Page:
The classic NES beat-em-up genre is brought to the 3DS in the most strange yet adorable way possible through Squareboy vs. Bullies: Arena Edition. In a city overrun by near-illiterate bullies, the player must take control of Squareboy, a rather wimpy fellow who learns to fight from the masterful Sensei. The game, though certainly not without its faults, is generally solid. I happen to believe the developers could have done a lot more with the idea that birthed this game. Nevertheless, I had fun playing it, and I expect most 3DS owners would do the same.
Graphically, the game seems to pay homage to the NES style which it emulates in many ways. Of course, the graphics are cleaned up to match the functionality of the 3DS, creating visuals which, though simple, are aesthetically pleasing. Due to the linear nature of the game, I did find some of the backgrounds to become a bit monotonous at times. Still, the graphics generally meshed well with the feel of the game as a whole. The 2D presentation of a 3D space also creates some issues with depth perception, occasionally making it a little awkward to figure out whether or not you will hit the enemy.
The audio in this game creates in me a roller coaster of mixed emotions. The music in this game is subtle and relaxing, providing a pleasant background noise to accompany the events of the game. The sound effects, however, have quite the opposite effect. Not only are the sound effects annoying and generally unpleasant, but they are significantly louder than the background music. Thankfully, the developers did provide a remedy for this issue by allowing the player to individually turn off the sound for background music and/or sound effects. I always found it best to turn off the sound effects completely but to allow the music to remain.
The presentation of Squareboy vs. Bullies: Arena Edition is very solid. The plot revolves around the hero being bullied, then taking up some sort of martial arts training in order to take revenge on the bullies who wronged him. Though simple, it sets up for the game’s tutorial quite nicely, which is very helpful and not monotonous. In addition, it allows for the different areas in each level, while also providing smooth transitions between each level. This game even sets up unique personalities differentiating the somewhat learned hero and Sensei from the enemy Bullies, all of whom speak in dialogue riddled with grammar and spelling errors. All of this accounts for the most unique touch which this game has to offer.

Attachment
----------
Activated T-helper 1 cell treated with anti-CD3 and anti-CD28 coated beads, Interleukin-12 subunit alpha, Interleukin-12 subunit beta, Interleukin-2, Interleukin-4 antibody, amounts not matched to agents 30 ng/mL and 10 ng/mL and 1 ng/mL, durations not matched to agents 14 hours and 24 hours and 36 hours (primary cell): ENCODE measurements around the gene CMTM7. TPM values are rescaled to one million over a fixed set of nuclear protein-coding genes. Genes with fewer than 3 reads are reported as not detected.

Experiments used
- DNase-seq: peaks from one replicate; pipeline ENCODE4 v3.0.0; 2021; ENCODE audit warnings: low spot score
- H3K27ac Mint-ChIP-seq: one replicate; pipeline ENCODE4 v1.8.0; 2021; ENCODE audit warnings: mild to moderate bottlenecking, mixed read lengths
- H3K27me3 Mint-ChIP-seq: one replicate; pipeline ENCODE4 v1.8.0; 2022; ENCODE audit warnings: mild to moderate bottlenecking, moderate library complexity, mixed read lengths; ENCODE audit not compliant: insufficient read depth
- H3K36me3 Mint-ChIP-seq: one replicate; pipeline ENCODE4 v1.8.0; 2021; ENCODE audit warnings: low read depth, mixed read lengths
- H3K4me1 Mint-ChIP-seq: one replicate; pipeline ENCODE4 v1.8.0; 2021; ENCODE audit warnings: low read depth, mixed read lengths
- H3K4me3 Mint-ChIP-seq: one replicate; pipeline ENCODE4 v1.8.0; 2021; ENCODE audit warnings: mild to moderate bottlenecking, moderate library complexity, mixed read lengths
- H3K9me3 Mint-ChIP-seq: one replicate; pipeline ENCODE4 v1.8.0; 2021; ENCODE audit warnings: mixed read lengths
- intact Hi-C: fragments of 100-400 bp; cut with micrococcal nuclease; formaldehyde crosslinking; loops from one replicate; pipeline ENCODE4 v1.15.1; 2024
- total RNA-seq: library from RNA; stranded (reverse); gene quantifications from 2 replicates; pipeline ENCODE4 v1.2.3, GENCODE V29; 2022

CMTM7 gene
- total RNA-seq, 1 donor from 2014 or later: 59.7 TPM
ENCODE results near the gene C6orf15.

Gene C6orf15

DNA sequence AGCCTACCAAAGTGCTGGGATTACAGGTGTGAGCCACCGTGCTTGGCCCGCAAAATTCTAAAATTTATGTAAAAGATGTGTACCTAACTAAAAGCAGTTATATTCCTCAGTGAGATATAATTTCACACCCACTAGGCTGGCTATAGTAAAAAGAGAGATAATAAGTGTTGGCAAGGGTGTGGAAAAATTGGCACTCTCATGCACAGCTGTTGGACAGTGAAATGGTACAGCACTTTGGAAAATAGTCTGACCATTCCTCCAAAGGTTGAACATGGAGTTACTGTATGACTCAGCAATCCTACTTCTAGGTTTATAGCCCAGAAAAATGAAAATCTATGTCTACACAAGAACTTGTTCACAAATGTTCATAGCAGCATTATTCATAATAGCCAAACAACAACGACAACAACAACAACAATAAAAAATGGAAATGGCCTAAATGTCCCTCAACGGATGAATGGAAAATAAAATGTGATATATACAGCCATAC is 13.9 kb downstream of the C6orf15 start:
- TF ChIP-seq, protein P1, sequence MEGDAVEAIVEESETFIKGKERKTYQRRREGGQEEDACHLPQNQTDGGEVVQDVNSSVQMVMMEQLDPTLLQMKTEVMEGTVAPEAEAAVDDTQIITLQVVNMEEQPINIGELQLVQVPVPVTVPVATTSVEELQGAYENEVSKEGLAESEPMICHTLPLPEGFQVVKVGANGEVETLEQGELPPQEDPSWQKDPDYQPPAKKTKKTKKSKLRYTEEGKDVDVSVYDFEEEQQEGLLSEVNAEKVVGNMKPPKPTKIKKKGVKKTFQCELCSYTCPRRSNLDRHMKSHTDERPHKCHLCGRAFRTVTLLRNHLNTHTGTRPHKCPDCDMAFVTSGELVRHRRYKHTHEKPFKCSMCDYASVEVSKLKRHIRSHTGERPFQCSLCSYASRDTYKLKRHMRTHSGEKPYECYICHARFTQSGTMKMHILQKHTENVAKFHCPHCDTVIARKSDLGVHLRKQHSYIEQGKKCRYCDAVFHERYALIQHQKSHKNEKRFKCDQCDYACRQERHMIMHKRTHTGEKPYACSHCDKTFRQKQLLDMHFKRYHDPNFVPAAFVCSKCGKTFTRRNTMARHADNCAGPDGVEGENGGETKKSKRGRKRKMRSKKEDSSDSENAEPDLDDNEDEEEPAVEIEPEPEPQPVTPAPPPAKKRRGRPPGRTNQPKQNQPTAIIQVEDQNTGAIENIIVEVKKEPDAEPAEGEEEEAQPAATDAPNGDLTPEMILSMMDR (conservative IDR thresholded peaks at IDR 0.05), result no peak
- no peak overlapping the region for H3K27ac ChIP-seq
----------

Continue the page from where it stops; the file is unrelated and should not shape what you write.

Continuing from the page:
Gameplay in this title is a little bit more basic when compared to similar games. The game features a relatively wide variety of techniques which the player can use when fighting against enemies. There is a noticeable lack of complex combos for the player to execute, leaving little room for growth once the player masters the rudimentary attack options; the most complex combos involve holding the control stick in one direction and pressing a button twice in a row. In addition, I found this game doesn’t really reward mixing up the attack options, as pretty much every attack was inferior to the basic jump attack against pretty much every enemy, at least in the earlier stages. For this reason, I feel this game robs itself of a little bit of its own potential. I also found this game to be difficult for frustrating reasons, such as the enemies being able to psuedo-infinite the player if the player is hit just once. Some may find this challenge appealing, although I found it just took a little away from the fun of the game.
One other noticeable feature which this game has to boast is its extensive story mode. I found that this game has quite a bit of content just within the main story, especially for an indie 3DS title of its kind. In addition, this game features an Arena mode, where players can take on various challenges, usually revolving around beating a certain amount of enemies (which would also act as good training for the main story), as well as various medals for accomplishing different things in story mode, creating a completionist mission which definitely adds a lot to the replay value. This depth of content is certainly unique for its genre, and is another one of the main things which allows this title to stand out.
Though it is deceivingly simple on the surface, Squareboy vs. Bullies: Arena Edition really has a lot to offer. Though there may be holes in the gameplay which prevent it from being the best it possibly could be, it is still a fun title which offers a lot of reasons to keep the player playing. Charming graphics and pleasant audio (at least half of the time) will welcome in any new players, while the game’s story interests and draws the players in even further. Is the game flawed? No doubt, and these flaws really are rather disappointing considering the potential which lies within this game. Nevertheless, the game is fun, and worth giving a try at the very least.
REVIEW CODE: A complimentary Nintendo 3DS code was provided to Bonus Stage for this review. Please send all review code enquiries to firstname.lastname@example.org.
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